Whole Foods Recipes for a Healthy Lifestyle


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Phytic acid in the bran of grains binds key minerals

Introduction to Whole Foods    Page Two 

The Two Stage Process 

A Preparation Method Maximizing 
the Nutritional Value of Whole Grains

     Just because you've switched from white flour to whole grains does not mean that you are getting all the nutritional value. In fact you may experience new problems with digestion. That is because whole grains contain phytic acid in the bran of the grain. Phytic acid combines with key minerals, especially calcium, magnesium, copper, iron, and zinc and prevents their absorption in the intestinal tract.

     Soaking, fermenting, or sprouting the grain before cooking or baking will neutralize the phytic acid, releasing nutrients for absorption. This process allows enzymes, lactobacilli and other helpful organisms to not only neutralize the phytic acid, but also to break down complex starches, irritating tannins and difficult-to-digest proteins including gluten. For many, this may lessen their sensitivity or allergic reactions to particular grains. Everyone will benefit, nevertheless, from the release of nutrients and greater ease of digestion.

      The first stage of preparation in making whole grain porridges or baked recipes, is to soak the whole grains or whole grain flour in an acid medium such as buttermilk, yogurt, or other cultured milk, or in water with whey, lemon juice or vinegar added. As little as 7 hours soaking will neutralize a large portion of the phytic acid in grains. Twelve to 24 hours is even better with 24 hours yielding the best results. 

     Brown rice, buckwheat and millet are more easily digested because they contain lower amounts of phytates than other grains, so they may be soaked for the shorter times. Other grains, particularly oats, the highest in phytates of the whole grains, is best soaked up to 24 hours.

     There are two other advantages of the two-stage process. Several hours of soaking serves to soften the grain, resulting in baked goods lighter in texture, closer to the texture of white flour. The longer the soaking, the less necessary is the baking powder. Baking soda, alone, will give enough rise. Secondly, this is a great step in convenience, dividing the task into two shorter time periods, cutting the time needed to prepare the recipe right before cooking and baking when you feel rushed to get food on the table.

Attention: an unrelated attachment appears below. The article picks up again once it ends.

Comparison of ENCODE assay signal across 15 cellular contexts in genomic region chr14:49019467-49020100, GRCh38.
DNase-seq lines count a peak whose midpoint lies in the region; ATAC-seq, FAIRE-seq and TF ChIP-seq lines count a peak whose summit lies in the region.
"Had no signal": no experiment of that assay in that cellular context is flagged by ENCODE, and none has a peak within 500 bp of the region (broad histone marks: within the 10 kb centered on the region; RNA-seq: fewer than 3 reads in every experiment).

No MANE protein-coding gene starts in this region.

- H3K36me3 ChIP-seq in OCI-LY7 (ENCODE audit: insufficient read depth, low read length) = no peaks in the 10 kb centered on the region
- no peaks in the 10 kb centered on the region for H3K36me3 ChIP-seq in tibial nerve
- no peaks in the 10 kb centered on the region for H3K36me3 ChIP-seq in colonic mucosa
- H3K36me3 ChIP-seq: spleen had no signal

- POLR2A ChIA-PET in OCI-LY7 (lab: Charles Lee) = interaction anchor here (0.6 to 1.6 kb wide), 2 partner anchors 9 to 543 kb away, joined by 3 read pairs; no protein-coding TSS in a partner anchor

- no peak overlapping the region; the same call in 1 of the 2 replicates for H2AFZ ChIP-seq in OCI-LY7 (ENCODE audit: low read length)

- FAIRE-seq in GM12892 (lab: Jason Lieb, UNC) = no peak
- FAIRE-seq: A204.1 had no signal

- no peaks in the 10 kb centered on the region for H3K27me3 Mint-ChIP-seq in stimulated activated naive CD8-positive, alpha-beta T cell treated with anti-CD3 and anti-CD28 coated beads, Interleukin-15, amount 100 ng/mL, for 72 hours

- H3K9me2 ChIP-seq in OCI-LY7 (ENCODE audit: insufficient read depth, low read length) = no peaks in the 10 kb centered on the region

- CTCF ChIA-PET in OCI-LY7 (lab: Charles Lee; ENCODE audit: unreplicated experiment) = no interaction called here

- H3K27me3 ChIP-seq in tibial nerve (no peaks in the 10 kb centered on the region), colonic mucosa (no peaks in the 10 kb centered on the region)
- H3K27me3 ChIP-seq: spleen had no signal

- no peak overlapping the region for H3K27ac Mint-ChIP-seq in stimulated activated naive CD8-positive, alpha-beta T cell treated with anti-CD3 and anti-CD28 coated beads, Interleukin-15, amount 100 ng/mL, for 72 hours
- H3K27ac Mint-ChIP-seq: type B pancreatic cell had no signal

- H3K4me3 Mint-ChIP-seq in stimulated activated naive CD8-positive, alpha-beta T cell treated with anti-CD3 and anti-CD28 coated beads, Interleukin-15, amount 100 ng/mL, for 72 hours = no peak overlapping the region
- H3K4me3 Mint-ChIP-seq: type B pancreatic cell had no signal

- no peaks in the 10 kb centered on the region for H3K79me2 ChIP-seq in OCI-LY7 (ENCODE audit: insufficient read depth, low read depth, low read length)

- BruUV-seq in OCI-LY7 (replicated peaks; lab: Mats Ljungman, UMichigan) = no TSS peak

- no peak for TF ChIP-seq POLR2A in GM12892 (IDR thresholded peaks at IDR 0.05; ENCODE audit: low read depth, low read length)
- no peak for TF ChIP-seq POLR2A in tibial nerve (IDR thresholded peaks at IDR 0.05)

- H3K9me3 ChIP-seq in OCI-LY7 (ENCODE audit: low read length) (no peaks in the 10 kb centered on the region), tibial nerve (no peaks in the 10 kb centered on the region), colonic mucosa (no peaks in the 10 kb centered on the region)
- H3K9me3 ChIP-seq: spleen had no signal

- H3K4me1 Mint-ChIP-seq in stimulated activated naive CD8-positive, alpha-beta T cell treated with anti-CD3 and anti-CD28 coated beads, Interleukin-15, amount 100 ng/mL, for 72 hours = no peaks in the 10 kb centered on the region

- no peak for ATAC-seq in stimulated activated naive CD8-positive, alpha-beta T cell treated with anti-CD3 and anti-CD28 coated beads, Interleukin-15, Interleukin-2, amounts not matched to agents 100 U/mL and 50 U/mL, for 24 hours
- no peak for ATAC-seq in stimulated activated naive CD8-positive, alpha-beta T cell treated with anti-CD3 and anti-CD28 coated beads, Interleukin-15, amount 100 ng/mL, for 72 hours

Our blender batter baking recipes include the soaking process as a recommended option. Our preferred acid medium is buttermilk, but you can substitute an equal amount of water with whey, lemon juice or vinegar--2 tbsps. per cup--as an alternative.

     We encourage you to use the two-stage option, because we suspect that many problems with whole grains would be minimized. As Sally Fallon and Mary Enig, PhD point out in Nourishing Traditions, "...virtually all preindustrialized peoples, soaked or fermented their grains before making them into porridge, breads, cakes and casseroles."  p. 452.   For further documentation see Wise Traditions, Summer 2006: "Against the Grain: The Case for Rejecting or Respecting the Staff of Life" by Katherine Czapp. Learn more . . .  

   For further research into the significance of phytic acid in food science see Wikipedia

   The waffle/pancake recipe at the end of this tour incorporates the Two Stage Process.

 What about whole foods nutritional standards?
    more . . . 

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Soaking cereal overnight in a pan neutralizes the phytic acid

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It is convenient to soak batter overnight in a blender

Nourishing Traditions provides valuable information on the Two Stage Process

The SueGreggCookbooks have been called "The Nourishing Traditions for Dummies."

Print out Two Stage Process with recipe pdf file Print brochure

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